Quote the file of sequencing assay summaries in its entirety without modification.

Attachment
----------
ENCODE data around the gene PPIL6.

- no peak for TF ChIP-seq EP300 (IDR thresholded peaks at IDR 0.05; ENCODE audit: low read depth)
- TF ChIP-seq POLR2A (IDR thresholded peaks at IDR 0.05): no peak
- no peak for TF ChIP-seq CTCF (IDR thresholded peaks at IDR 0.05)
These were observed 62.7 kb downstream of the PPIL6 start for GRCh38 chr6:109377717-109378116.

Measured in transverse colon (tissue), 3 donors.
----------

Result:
ENCODE data around the gene PPIL6.

- no peak for TF ChIP-seq EP300 (IDR thresholded peaks at IDR 0.05; ENCODE audit: low read depth)
- TF ChIP-seq POLR2A (IDR thresholded peaks at IDR 0.05): no peak
- no peak for TF ChIP-seq CTCF (IDR thresholded peaks at IDR 0.05)
These were observed 62.7 kb downstream of the PPIL6 start for GRCh38 chr6:109377717-109378116.

Measured in transverse colon (tissue), 3 donors.